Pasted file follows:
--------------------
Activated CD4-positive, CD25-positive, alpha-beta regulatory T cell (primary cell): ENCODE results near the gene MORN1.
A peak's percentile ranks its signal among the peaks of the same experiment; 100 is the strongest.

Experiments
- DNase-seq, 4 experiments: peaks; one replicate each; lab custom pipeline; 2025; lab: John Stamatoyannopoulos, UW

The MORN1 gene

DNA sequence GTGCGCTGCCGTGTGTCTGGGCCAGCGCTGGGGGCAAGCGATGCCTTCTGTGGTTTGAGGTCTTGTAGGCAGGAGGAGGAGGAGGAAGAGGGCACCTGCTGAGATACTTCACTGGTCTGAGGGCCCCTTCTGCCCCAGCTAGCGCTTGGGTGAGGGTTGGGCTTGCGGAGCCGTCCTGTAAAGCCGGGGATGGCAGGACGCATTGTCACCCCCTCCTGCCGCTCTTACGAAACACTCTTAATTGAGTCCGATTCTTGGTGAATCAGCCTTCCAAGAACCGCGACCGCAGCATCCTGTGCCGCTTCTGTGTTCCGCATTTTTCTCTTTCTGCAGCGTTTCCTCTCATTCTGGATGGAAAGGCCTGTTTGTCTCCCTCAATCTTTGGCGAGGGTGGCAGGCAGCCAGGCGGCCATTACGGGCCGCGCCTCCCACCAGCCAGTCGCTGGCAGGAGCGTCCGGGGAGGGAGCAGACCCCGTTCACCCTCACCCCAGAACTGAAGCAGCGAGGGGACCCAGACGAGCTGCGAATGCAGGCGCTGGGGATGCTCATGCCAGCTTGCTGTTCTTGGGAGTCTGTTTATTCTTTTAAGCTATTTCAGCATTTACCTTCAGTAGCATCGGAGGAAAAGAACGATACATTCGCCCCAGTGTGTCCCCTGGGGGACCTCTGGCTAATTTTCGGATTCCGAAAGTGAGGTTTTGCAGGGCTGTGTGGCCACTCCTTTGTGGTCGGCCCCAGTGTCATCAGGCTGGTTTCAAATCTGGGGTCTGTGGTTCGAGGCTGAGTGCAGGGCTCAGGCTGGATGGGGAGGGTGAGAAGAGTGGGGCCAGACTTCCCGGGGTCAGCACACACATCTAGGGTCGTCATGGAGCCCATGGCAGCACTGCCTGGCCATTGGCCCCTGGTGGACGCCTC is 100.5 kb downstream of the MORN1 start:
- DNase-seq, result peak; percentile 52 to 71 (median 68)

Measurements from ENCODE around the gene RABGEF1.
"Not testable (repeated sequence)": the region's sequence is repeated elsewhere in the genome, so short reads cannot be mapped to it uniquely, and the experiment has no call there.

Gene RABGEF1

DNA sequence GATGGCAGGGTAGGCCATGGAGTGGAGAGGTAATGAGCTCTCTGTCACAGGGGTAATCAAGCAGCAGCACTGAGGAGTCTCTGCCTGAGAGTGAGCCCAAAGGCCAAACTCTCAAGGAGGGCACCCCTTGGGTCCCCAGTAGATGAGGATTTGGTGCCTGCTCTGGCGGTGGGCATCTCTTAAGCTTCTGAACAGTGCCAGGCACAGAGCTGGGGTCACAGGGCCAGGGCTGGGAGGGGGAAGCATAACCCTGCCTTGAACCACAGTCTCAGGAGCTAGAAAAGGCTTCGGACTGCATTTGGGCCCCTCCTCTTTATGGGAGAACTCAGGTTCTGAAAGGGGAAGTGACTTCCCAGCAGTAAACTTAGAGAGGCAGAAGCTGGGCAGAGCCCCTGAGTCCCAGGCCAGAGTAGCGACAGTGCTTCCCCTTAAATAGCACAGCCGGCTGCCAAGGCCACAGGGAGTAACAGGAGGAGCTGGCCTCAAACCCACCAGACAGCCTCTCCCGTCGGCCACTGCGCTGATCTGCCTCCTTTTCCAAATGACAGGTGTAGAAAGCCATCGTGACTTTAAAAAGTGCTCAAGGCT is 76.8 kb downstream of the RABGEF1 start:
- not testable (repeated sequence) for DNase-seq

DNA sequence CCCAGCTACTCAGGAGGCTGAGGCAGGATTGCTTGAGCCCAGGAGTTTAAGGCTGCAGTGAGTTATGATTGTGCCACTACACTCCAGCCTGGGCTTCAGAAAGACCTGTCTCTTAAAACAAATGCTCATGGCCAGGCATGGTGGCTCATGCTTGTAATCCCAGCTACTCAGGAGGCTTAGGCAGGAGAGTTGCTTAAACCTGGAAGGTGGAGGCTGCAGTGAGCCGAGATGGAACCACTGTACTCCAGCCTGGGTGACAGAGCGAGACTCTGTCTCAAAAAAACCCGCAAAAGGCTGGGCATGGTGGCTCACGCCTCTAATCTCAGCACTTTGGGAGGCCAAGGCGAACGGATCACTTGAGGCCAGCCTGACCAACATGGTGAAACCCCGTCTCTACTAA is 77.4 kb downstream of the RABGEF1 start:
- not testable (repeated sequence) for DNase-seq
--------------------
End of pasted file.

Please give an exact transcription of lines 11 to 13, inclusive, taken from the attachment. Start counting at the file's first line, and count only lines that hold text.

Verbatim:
DNA sequence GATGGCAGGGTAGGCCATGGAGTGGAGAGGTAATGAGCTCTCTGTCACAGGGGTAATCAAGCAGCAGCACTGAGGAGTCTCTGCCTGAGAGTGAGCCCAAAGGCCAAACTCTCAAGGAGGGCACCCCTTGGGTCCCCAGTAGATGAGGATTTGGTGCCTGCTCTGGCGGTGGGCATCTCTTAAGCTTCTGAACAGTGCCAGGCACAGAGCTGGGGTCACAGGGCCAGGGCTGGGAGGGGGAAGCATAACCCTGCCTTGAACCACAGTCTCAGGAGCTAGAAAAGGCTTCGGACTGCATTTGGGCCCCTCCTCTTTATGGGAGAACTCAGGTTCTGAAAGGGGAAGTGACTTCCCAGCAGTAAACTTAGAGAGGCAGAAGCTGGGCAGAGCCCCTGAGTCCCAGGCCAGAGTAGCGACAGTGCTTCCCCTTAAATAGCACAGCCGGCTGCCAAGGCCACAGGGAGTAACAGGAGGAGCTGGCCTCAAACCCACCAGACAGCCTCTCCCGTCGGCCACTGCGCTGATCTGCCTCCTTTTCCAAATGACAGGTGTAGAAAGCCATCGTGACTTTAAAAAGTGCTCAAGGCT is 76.8 kb downstream of the RABGEF1 start:
- not testable (repeated sequence) for DNase-seq

DNA sequence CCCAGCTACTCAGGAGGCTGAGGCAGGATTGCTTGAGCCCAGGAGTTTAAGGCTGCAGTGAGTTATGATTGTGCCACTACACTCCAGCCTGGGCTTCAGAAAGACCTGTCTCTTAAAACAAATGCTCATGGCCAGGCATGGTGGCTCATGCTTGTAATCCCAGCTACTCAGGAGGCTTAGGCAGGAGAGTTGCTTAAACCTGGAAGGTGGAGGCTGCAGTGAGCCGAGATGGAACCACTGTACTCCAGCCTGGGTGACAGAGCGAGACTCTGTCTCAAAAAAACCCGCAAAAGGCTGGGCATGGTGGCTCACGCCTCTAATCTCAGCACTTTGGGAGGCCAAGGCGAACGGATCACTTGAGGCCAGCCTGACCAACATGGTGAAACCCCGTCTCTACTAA is 77.4 kb downstream of the RABGEF1 start: